Fantasy Power Rankings No. 28 – New York Jets
It’s been an offseason of change for the Jets – what with Rex Ryan moving to a new team in the AFC East, Darrelle Revis returning to the fold, and Marshall beefing up the receiving corps – but it hasn’t helped them slide up the rankings. The team finished the 2014 season ranked 26th.
Heading into the 2015 season, the Jets offer fantasy football owners 73.1 percent as much value as the average NFL team. Compared to the NFL’s best team (in terms of fantasy football riches), the Jets only offer fantasy owners about half the value – 50.7 percent.
You’ll have to monitor the team’s quarterback situation throughout training camp and the preseason as it remains unclear if Gang Green will roll with Geno Smith or Ryan Fitzpatrick, but both are borderline QB2 options. Neither player will carry your team to a championship, but their receivers are attractive enough that these quarterbacks will warrant some consideration from fantasy football owners. With that said, their value will largely be tied to their weekly matchups.
The real reason the Jets are near the bottom of the rankings – and yes, there’s something worse than deciding between Geno Smith and Ryan Fitzpatrick – is the lack of a backfield. Chris Ivory is the only Jets running back that carries any fantasy value heading into the new season, and even that’s an optimistic way to look at it.
Ivory is a borderline flex option that, while rosterable, will probably be on your bench most weeks. Bilal Powell is also on the Jets, and he may be worth a desperation fill-in on bye weeks because he’ll catch a couple of passes each week, but the two-headed monster of Ivory and Powell is as bad as it gets. In fact, no team’s group of running backs offers fantasy footballers less than the New York Jets’.
By far the best thing the Jets have going for them is their receiving group, but we need to put that in perspective. While the combination of Brandon Marshall and Eric Decker is definitely the best thing about the Jets for us fantasy degenerates, the duo isn’t ready to take the league by storm. Marshall and Decker form the 14th most valuable receiving group from a fantasy football perspective – respectable, but average.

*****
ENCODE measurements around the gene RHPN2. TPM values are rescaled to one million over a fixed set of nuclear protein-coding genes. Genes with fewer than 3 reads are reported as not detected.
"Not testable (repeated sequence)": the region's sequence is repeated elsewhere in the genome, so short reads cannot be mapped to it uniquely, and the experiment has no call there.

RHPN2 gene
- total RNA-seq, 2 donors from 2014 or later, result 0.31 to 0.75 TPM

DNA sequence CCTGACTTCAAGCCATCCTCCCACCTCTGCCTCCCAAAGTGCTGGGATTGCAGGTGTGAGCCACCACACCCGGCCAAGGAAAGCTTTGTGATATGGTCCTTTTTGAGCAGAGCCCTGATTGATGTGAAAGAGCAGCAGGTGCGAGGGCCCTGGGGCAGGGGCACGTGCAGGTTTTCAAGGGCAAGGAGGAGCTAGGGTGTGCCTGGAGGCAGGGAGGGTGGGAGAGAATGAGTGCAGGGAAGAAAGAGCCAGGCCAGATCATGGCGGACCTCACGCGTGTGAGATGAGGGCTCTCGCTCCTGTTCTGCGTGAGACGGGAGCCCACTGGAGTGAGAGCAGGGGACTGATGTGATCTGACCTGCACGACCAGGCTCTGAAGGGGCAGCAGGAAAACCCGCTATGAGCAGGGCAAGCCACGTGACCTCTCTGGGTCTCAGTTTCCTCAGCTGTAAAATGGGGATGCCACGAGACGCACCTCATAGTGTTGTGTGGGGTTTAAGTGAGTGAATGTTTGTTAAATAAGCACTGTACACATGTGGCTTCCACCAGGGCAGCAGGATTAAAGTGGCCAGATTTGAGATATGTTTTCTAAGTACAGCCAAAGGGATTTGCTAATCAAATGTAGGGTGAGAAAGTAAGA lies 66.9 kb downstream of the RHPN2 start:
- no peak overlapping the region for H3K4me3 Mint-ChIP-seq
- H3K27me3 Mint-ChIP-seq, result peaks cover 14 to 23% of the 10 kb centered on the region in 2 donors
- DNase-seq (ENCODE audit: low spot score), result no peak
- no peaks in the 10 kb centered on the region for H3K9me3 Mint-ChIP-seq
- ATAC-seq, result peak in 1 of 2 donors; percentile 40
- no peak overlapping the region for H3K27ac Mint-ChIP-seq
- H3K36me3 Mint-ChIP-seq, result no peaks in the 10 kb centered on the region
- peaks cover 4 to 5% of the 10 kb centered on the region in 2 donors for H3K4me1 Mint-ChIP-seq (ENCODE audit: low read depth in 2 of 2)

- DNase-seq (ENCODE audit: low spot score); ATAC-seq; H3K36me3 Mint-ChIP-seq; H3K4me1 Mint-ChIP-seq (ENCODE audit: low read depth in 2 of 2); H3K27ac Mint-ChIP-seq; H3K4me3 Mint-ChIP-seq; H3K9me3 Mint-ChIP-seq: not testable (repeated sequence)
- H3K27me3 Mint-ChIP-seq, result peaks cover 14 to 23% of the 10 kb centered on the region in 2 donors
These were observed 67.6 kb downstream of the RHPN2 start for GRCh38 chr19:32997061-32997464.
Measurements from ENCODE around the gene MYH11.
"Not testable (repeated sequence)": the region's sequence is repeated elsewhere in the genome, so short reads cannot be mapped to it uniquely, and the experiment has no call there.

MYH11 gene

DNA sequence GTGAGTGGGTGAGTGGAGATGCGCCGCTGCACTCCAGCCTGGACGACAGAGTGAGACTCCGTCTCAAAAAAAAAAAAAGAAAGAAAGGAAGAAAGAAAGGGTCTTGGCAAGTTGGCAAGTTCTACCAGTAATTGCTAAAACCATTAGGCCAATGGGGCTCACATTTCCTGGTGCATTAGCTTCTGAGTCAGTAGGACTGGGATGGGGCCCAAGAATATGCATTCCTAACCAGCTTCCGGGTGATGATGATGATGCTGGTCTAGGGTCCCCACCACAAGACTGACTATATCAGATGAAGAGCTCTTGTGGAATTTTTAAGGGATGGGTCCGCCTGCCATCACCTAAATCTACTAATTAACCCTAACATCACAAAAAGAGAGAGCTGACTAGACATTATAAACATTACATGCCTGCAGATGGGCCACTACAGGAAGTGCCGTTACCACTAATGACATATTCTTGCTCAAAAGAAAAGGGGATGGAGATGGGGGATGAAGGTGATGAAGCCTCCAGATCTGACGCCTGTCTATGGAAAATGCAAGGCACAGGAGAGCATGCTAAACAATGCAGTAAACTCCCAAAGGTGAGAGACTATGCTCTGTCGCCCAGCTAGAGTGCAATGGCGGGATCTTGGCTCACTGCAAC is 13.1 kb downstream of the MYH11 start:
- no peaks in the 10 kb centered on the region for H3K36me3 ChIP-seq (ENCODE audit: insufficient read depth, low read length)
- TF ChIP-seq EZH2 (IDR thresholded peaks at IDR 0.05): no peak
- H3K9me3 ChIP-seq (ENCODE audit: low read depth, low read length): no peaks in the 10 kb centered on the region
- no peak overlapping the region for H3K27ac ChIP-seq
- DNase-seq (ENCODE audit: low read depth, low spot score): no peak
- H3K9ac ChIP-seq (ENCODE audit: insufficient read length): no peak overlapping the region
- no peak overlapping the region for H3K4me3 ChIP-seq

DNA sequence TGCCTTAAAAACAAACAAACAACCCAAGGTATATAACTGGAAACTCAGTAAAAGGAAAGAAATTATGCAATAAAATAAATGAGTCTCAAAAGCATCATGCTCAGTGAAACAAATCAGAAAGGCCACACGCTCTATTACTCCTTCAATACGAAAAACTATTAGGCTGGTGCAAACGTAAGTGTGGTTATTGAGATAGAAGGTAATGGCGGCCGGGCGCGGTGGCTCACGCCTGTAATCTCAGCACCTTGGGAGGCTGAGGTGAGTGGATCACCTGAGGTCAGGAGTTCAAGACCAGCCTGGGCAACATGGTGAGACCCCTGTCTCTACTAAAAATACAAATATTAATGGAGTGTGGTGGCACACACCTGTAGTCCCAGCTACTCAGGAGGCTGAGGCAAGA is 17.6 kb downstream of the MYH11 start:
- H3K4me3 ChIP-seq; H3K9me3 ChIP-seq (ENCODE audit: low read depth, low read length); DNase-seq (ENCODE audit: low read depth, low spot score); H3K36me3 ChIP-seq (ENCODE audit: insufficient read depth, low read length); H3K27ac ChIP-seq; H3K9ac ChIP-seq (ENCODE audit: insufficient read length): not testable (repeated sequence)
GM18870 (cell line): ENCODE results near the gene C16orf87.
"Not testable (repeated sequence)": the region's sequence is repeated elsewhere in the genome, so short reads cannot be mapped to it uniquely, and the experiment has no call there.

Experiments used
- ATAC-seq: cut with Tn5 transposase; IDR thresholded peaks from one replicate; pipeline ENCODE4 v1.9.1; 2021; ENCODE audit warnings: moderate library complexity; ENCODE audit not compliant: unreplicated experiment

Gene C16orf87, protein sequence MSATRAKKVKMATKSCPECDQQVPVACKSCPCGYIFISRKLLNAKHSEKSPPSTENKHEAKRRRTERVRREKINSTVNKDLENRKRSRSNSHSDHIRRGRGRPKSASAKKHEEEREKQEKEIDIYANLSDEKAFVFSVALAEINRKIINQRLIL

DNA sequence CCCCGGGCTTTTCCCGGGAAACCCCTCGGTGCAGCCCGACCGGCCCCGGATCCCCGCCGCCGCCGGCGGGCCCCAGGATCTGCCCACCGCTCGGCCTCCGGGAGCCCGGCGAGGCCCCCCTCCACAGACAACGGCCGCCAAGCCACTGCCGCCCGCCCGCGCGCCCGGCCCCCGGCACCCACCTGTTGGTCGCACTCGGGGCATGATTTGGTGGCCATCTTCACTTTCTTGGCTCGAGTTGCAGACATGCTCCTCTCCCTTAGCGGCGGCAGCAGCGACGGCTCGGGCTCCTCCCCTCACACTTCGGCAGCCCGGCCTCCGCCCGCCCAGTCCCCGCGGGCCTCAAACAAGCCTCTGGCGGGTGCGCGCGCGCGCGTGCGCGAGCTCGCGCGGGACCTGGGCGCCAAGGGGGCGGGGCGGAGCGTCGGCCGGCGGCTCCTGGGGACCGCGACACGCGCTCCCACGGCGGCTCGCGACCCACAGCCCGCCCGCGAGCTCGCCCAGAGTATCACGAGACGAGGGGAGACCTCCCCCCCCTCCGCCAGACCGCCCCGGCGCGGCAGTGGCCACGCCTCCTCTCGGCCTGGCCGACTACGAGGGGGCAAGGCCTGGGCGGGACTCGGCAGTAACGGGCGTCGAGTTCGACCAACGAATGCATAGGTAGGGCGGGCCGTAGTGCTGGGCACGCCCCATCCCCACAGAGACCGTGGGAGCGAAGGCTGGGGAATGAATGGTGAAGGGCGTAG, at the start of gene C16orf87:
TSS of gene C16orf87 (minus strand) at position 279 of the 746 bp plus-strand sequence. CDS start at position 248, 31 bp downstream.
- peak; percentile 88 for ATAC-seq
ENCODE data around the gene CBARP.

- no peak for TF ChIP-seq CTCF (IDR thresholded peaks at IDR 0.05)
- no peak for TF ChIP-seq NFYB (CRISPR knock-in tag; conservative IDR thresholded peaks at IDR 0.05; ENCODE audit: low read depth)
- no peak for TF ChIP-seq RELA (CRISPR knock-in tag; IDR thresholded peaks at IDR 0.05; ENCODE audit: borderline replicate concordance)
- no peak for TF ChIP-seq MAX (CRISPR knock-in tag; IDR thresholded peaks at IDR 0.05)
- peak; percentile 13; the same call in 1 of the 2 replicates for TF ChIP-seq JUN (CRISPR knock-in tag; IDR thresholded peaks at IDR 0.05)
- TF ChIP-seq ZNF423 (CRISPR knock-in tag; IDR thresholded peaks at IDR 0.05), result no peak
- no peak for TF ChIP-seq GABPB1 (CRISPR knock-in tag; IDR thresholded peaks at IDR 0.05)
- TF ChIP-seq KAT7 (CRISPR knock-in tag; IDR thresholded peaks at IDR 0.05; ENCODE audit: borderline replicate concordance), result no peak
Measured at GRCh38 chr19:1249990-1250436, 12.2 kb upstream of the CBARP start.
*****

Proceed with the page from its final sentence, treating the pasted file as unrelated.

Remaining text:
Final standings from 2014 would have you believe Decker was a borderline WR2 or solid flex option, as he finished the season as the 26th highest-scoring receiver, but that’s a misleading line. His final positioning was buoyed largely by a meaningless Week 17 game (most fantasy championships take place in Week 16) in which he caught 10 passes for 221 yards and a touchdown. If we eliminate Week 17 from the mix, Decker was the 38th highest-scoring receiver, making him more of a weak flex player.
With Marshall now in town, Decker moves back to his familiar position as a team’s No. 2 wideout. Even in his “reduced” role, he should be able to put up similar numbers to last season. In fact, we currently have Decker and Marshall poised to post similar numbers this year.
The hope, of course, is that Decker will be more consistent – or at least that his “big” weeks come while it still counts. He’ll be up for flex consideration on a regular basis.
Marshall is in a similar boat. His value will be largely tied to the specific matchups, making him a flex option with WR2 upside. He is not the player he once was, but he’ll be a key target in the redzone and is still capable of stringing together a few big games.
And that’s really all the Jets bring fantasy owners: a quarterback controversy that will end in mediocrity either way, the worst backfield in the league, and a respectable, but not spectacular, wide receiving corps.